I'm a fan of the quaint colloquialisms myself, like: "Eat **** and die,
you h***** m*****-*****r"
On Sun, 22 Jan 1995, carissa wrote:
> there are so many british words and or phrases that are very obviously and
> definitely british ie bugger or bloke or blimey but are there any phrases
> which brits think of as purely american?
None - nix, nada, niente, no way, no way no how, no fucking way.
You're not from around here, are you boy?
Take a hike
Jug handle (NJ)
Make a right
Make out artist
Yes. "How about dem hogs?!" - referring to the Arkansas basketball team wimming the NCAA last year.
Oh, and I don't think I've ever heard "butt" used in England too much. I've
never told a bloke he has a cute butt. . .
We don't have diapers. . .we have nappies. So there you have it.
I was most amused to see in a paper in a US journal (Proc. IEEE,
Vol.69, p.1408) that they made an acronym out of `Auto Regressive
Spectral Estimate'. Doesn't mean anything particular to the US ear
(I guess) since:
arse = ass/butt
Anyone think a.f.b-a.cute-butt would be a good idea?
Roddy Calder Internet: r...@jb.man.ac.uk
University of Manchester Tel. int: +44 477 571321 x205
Nuffield Radio Astronomy Laboratories UK: (0477) 571321 x205
Jodrell Bank, Macclesfield, SK11 9DL Fax: +44 477 571618
UK Telex: 36149 JODREL G
> : Yes. "How about dem hogs?!" - referring to the Arkansas basketball team wimming the NCAA last year.
No, no, no. That was the game President Clinton went to. "How about
dem hawgs?!" was the gut reaction of the Young Republicans when they
saw Slick Willy arrive with his Secret Service conga line.
*** Lord Lucan, where are you now? ***
: Flip a Uie
No, no, no. It's Hang a Uie(yooey) - make a u-turn,
Flip a(the) bird - make an impolite gesture.
I mean, geeze, guys!
There's the Fanny Pack (bum bag)...
...and apparently, American males are configured differently to their
British counterparts, since they can fall on their fanny.
To Americans, a crap game is not watching Bradford playing rugby...
Sig's on a fortnight's holiday
On 29 Jan 1995, Sooz wrote:
[snip toilet euphemisms]
> >One I've been hearing a lot recently is to rag on someone, which seems
> >mean have a go at, and which presumably shouldn't be confused with someone
> >being on the rag.
> Yep, that's exactly what it means and the etymology is from "being on the
> rag". I don't know if the connotations of being "on the rag" are exactly
> the same, but here in the Land o' the Free women are assumed to be in a
> foul temper any time they are "on the rag" and, it would seem, on the rag
> any time they are in a foul temper (though I'm living proof that that's not
> necessarily so).
Sooz, to allow us to verify your claim of being living proof of a foul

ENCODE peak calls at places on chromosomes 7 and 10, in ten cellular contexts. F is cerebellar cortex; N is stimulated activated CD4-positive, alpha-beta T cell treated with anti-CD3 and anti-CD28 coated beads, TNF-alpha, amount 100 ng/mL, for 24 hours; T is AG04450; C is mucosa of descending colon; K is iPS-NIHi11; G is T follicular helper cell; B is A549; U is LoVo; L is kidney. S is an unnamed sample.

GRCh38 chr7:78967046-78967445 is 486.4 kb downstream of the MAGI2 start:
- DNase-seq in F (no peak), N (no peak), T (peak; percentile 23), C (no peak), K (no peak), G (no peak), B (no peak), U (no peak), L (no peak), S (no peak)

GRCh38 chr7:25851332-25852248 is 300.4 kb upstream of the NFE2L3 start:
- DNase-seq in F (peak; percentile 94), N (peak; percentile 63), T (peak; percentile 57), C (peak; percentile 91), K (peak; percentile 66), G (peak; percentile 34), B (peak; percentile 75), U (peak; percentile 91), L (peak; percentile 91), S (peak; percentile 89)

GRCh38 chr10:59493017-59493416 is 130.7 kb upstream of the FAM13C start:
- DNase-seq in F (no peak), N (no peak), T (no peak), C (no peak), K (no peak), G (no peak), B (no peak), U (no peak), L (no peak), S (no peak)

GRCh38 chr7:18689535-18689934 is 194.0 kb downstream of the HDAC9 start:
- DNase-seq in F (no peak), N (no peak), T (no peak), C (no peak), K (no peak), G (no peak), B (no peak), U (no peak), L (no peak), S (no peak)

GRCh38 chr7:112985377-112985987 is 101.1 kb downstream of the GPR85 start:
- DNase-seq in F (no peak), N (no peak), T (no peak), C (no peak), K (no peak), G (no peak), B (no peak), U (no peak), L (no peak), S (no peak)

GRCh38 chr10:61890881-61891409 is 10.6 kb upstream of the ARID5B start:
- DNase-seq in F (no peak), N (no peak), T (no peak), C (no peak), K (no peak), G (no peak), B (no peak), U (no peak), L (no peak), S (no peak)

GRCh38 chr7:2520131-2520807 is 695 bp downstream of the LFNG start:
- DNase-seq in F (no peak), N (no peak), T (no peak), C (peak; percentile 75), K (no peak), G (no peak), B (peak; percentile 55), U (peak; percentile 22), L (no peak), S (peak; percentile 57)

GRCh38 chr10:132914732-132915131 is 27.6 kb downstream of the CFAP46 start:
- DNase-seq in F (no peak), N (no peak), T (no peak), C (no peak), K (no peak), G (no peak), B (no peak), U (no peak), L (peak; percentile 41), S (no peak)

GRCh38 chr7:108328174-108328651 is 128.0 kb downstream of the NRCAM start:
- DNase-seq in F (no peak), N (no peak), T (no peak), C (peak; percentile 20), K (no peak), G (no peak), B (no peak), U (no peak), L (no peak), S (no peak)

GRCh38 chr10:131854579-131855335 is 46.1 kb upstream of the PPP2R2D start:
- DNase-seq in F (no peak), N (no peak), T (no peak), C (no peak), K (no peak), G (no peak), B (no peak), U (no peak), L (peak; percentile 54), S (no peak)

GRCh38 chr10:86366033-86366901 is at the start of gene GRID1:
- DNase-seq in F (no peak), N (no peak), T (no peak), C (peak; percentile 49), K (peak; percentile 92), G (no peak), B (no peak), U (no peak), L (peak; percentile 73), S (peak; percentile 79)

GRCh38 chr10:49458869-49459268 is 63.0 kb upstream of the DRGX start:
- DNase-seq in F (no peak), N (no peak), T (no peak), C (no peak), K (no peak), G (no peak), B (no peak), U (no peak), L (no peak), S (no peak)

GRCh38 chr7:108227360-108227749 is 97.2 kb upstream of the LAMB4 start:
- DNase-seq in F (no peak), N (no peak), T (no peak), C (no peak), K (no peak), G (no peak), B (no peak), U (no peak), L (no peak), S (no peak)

temper not always being associated with being on the rag, could please
indicate in your sig whether you are or are not on the rag at the time of
who apologizes for being cranky lately. He's feeling bloated and crampy.
Do you suppose we'll all get synchronized like women who lived together?
Also, upcoming / forthcoming. 'Check out' (am) does not mean to test
something. There are also some lovely new words arriving - 'prequel'
for instance. Newsreaders seem to have their own unique style; 'This,
from our . . .'
| Robert Ford EMail rob...@fordrjk.demon.co.uk |
Yesterday's a memory, tomorrow a dream. Hope I get through today.
: Therefore, Americans wear their vest and pants on the outside...
Pants are trousers around here too, it caused much hilarity when I was at
university down south.
Chris Russell - Electronic Imaging Unit - University of Bradford
Rugby League World Wide Web Pages - http://www.brad.ac.uk/~cgrussel/
For more details finger cgru...@muser.brad.ac.uk, it's long so redirect
it to a file!
: To Americans, a crap game is not watching Bradford playing rugby...
And to me as well.
: > Anna Warman (AN...@warman.demon.co.uk) wrote:
: > : To Americans, a crap game is not watching Bradford playing rugby...
: > And to me as well.
: Damn, damn, damn.
I thought you must have it the wrong way 'round :).
Boo hoo!!! Anna did it too, Miss!!! Not fair!!
CARDIFF (at home and paying for all the repitition, deviation and hesitation)
: Boo hoo!!! Anna did it too, Miss!!! Not fair!!
: CARDIFF (at home and paying for all the repitition, deviation and hesitation)
Philip - please pay penance by writing a lovely posting explaining all
the places outside of Cardiff than I can get a pint of Brains. You
mentioned in another post (which I lost) that you had it not 50 miles
away and it was not so good. Will this be the case if I bring home
bottles of it? Is it still better at the brewery downtown (Cardiff)?
What about bringing home a keg (of course than it would have to be drunk
rather quickly - but I would be popular.
Thankyou very much.
- Sarah -- thinking about staying in Britain past the summer...
Sarah Goddard, sgod...@engin.umich.edu
Civil and Environmental Engineering, University of Michigan
: The one that I still always brings out a mixed gasp and laugh out of me
: is the free use of the word "fanny" over here, the first time I heard it used
Yeah, a Merkan female visitor was quite surprised when she asked for a Kleenex
to be asked in return "Why, do you need to wipe your hooter?"
Martin A | "Rigorous argument from inapplicable
| assumptions produces the world's most
mar...@ghoul.bri.hp.com | durable nonsense"